Denitrification and Nitrous Oxide Emissions in Annual Croplands, Perennial Grass Buffers, and Restored Perennial Grasslands
Inclusion of perennial vegetation filter strips (PFSs) in the toeslope of annual cropland watersheds can decrease NO3−–N losses to ground and surface waters. Although PFSs are similar to riparian buffers, the processes responsible for NO3−–N removal from PFSs are not well understood. Our objectives were to (i) determine the importance of denitrification as a sink for NO3−–N loss from PFSs and (ii) evaluate how PFSs alter the biophysical processes that affect the relative importance of N2O and N2 emissions. To address our objectives, we used a coupled field laboratory approach with experimental watersheds that included the following treatments: (i) PFSs covering the bottom 10% of the watershed and an annual corn–soybean crop rotation covering the remaining upslope 90% (PFS); (ii) 100% corn–soybean rotation (CORN); and (iii) 19-yr-old 100% restored native grassland (RNG). In situ N2O flux rates and laboratory N2O/(N2 + N2O) ratios were highest in CORN watersheds followed by PFS and RNG watersheds. In contrast, potentially mineralizable C and denitrification enzyme activity (DEA) were highest in PFS and RNG watersheds and lowest in CORN watersheds. Furthermore, there was a negative correlation between N2O/(N2 + N2O) ratio and DEA. In the laboratory, N2 fluxes were highest in PFS followed by RNG and CORN. These results indicate that PFS watersheds support greater total denitrification while emitting less N2O than croplands. Greater potentially mineralizable C in PFS and RNG suggest C availability is an important factor affecting more complete denitrification. These results suggest PFSs function similar to riparian buffers and have potential to reduce NO3−–N losses from annual croplands by denitrification to N2.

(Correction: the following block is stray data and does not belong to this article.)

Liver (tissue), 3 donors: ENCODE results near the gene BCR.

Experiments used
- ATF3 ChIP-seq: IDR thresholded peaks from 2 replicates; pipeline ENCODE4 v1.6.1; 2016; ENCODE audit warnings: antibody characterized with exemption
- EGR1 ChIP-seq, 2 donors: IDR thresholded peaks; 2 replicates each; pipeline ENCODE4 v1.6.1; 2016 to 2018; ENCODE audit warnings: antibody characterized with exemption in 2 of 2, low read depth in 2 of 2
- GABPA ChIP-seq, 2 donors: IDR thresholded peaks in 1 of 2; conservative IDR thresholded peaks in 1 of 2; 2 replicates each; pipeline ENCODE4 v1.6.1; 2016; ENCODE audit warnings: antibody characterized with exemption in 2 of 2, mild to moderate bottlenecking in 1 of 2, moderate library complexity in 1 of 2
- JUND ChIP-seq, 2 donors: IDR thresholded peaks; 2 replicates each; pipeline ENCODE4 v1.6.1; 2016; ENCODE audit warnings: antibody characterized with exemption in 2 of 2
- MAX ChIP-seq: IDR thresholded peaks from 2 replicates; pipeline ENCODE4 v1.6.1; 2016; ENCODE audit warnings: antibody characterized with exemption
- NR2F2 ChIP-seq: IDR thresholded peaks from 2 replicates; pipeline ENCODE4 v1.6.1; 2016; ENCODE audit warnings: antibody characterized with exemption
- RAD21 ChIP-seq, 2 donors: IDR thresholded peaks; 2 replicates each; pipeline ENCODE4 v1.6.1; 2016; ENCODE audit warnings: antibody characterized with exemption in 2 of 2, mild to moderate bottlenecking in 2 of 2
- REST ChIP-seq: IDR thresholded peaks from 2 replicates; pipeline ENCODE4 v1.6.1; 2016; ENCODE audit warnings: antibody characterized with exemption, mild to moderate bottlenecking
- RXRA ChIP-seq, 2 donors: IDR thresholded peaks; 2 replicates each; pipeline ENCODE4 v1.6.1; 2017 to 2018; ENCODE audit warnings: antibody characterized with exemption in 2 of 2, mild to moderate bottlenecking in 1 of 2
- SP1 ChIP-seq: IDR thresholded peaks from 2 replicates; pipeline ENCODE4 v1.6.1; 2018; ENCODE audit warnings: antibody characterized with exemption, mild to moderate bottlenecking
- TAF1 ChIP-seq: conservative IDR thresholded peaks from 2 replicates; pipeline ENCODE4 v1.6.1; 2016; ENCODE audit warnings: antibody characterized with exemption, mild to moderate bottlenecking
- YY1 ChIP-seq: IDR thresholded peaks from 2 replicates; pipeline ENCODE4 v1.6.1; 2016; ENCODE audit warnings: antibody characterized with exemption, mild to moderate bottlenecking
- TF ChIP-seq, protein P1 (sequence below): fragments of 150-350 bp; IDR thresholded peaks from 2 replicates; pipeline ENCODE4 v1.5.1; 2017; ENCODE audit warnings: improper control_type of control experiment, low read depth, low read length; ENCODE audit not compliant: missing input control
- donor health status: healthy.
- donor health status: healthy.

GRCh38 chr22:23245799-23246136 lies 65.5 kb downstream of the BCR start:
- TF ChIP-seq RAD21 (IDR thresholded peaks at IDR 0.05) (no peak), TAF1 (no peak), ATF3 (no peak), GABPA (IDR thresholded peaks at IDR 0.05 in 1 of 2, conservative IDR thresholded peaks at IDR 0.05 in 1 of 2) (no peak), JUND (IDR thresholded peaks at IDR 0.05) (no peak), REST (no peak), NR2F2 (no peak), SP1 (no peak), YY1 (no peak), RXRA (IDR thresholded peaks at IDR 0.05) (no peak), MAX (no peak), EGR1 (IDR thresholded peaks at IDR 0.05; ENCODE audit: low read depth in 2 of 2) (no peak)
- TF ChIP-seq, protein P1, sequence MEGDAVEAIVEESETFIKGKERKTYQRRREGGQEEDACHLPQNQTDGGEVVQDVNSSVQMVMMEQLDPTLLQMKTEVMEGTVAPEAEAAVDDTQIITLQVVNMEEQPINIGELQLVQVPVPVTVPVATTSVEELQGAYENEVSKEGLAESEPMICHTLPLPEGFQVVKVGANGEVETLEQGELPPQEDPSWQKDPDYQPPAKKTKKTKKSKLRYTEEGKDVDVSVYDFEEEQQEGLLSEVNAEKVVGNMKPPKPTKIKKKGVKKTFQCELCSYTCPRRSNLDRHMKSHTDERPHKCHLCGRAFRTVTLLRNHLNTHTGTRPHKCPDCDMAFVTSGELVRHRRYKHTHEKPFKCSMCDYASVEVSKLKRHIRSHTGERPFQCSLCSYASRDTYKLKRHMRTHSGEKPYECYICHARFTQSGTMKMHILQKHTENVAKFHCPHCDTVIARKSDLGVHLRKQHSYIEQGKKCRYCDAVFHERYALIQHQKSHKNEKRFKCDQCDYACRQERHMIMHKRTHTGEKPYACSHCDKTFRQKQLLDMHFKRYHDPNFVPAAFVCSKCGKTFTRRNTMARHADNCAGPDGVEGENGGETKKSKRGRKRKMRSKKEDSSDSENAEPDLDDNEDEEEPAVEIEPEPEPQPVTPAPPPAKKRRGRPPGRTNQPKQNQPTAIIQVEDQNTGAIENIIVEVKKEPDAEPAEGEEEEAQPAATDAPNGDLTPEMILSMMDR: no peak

This article is from Soil Science Society of America Journal 79 (2015): 239–250, doi:10.2136/sssaj2014.05.0221.